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The Martin Maradeur Mk II

The Martin Maradeur Mk II

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The Martin Maradeur Mk II

évaluations:
5/5 (1 évaluation)
Longueur:
71 pages
24 minutes
Éditeur:
Sortie:
Oct 13, 2019
ISBN:
9791096490554
Format:
Livre

Description

In March 1941 the Lend-Lease agreement was approved by Congress and this breathed new life into the Commonwealth war effort. The RAF was able to study new types and the Martin Marauder was chosen to serve in the Middle East. After a first batch of Marauder Mk Is (see SQUADRONS! 13), a batch of Marauder Mk IIs (B-26C) followed. If the Marauder Mk I was used for anti-shipping ops, the Marauder Mk II would be mainly used as a conventional medium bomber in 1944. Two South African squadrons, 12 and 24, became the major Marauder Mk II operators generating a close link between the SAAF and the type but also with Belgium as some Belgian aircrew served with 12 and 24 Squadrons SAAF in 1944. The operational usage of the Marauder Mk II is here fully described in about 30 pages. Six colour profiles are also included.
Éditeur:
Sortie:
Oct 13, 2019
ISBN:
9791096490554
Format:
Livre

À propos de l'auteur

Phil Listemann is an author and World War 2 aviation specialist.


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Aperçu du livre

The Martin Maradeur Mk II - Phil H. Listemann

SQUADRONS!

NO. 35

T

HE

M

ARTIN

M

ARAUDER

M

K

. II

P

HIL

H. LISTEMANN

ISBN: 979-1096490-55-4

eISBN: 979-1-096490-55-4

Mobi ISBN: 979-1-096490-55-4

Copyright

© 2019 Philedition Phil Listemann

www.RAF-in-Combat.com

Colour profiles: Gaetan Marie/Bravo Bravo Aviation

All right reserved. No part of this book may be reproduced, stored in a retrieval system or transmitted in any form by any means, electronic, mechanical, photocopying, recording or otherwise, without prior permission of the author.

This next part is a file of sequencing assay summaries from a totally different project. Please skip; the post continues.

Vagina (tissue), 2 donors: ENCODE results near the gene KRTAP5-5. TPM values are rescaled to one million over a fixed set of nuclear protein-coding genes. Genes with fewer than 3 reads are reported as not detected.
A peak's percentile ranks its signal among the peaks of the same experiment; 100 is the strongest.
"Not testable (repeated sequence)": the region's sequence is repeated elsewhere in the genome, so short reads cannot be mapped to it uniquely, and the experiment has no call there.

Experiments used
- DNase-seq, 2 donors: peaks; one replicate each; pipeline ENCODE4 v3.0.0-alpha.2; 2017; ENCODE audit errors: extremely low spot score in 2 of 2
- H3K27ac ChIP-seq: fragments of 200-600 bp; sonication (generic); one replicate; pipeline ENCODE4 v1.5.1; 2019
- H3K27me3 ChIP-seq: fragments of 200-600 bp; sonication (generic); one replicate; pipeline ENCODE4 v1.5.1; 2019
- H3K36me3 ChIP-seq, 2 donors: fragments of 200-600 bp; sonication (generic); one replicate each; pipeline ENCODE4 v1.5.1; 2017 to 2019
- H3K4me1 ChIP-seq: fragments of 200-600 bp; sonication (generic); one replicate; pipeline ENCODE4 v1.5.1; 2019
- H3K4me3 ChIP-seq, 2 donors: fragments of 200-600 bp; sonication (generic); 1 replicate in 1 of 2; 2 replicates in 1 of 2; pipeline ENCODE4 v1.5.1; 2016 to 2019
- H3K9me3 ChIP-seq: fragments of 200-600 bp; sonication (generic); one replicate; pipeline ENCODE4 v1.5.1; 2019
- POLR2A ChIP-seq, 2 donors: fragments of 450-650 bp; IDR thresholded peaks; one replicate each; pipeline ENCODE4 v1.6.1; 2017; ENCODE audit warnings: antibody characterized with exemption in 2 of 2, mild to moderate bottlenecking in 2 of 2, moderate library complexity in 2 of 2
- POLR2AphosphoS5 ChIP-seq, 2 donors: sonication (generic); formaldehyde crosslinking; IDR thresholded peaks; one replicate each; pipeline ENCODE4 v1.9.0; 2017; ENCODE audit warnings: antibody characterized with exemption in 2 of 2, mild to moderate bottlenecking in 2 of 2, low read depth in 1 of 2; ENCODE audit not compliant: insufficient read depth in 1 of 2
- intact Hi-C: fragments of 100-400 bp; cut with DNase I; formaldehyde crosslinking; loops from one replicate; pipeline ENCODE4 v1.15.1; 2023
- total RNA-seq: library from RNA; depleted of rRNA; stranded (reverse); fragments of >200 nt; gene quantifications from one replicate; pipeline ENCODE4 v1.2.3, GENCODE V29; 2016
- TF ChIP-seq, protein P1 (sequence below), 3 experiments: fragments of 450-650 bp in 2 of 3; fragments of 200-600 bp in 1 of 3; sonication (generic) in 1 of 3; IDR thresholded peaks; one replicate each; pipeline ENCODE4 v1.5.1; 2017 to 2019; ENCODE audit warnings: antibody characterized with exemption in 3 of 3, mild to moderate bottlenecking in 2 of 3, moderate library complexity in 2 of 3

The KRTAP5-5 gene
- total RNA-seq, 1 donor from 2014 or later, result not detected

G

LOSSARY OF

T

ERMS

P

ERSONEL

:

(

AUS

)/RAF: Australian serving in the RAF

(

BEL

)/RAF: Belgian serving in the RAF

(

CAN

)/RAF: Canadian serving in the RAF

(

CZ

)/RAF: Czechoslovak serving in the RAF

(

NFL

)/RAF: Newfoundlander serving in the RAF

(

NL

)/RAF: Dutch serving in the RAF

(

NZ

)/RAF: New Zealander serving in the RAF

(

POL

)/RAF: Pole serving in the RAF

(

RHO

)/RAF: Rhodesian serving in the RAF

(

SA

)/RAF: South African serving in the RAF

(

US

)/RAF - RCAF : American serving in the RAF or RCAF

R

ANKS

G/C : Group Captain

W/C : Wing Commander

S/L : Squadron Leader

F/L : Flight Lieutenant

F/O : Flying Officer

P/O : Pilot Officer

W/O : Warrant Officer

F/Sgt : Flight Sergeant

Sgt : Sergeant

Cpl : Corporal

LAC : Leading Aircraftman

O

THER

ATA: Air Transport Auxiliary

CO : Commander

DFC : Distinguished Flying Cross

DFM : Distinguished Flying Medal

DSO : Distinguished Service Order

Eva. : Evaded

ORB : Operational Record Book

OTU : Operational Training Unit

PoW : Prisoner of War

PAF: Polish Air Force

RAF : Royal Air Force

RAAF : Royal Australian Air Force

RCAF : Royal Canadian Air Force

RNZAF : Royal New Zealand Air Force

SAAF : South African Air Force

s/d: Shot down

Sqn : Squadron

† : Killed

T

HE

M

ARTIN

M

ARAUDER

M

K

II

By end of 1940 the United Kingdom, and its overseas dominions, was alone in fighting against Germany. Manufacturers around the Commonwealth were fully occupied in producing British aircraft for the war, but there were nowhere near enough of them. The only alternative was to look for aircraft in the United States, so the British Purchasing Commission in Washington was allowed to buy almost anything it wanted. At the beginning of the autumn of 1940 the RAF showed a great interest in the Martin Marauder as a medium bomber. The RAF’s strategy was to attack Germany by night and industrial efforts were directed to producing medium and heavy bombers for this purpose. However, aircraft were still needed for daylight raids and, to fulfill that role, two types were in use at the time. These were the Bristol Blenheim, which was approaching the end of its operational career, and the Douglas Boston (called the havoc in the USA), for which a successor had also to be found.

In March 1941 the Lend-Lease agreement was approved by Congress and this breathed new life into the Commonwealth war effort. New types were studied and an agreement was signed on 9 April 1941 for 500 aircraft to be built for the RAF under Requisition BSC-150. These machines were allocated RAF serial

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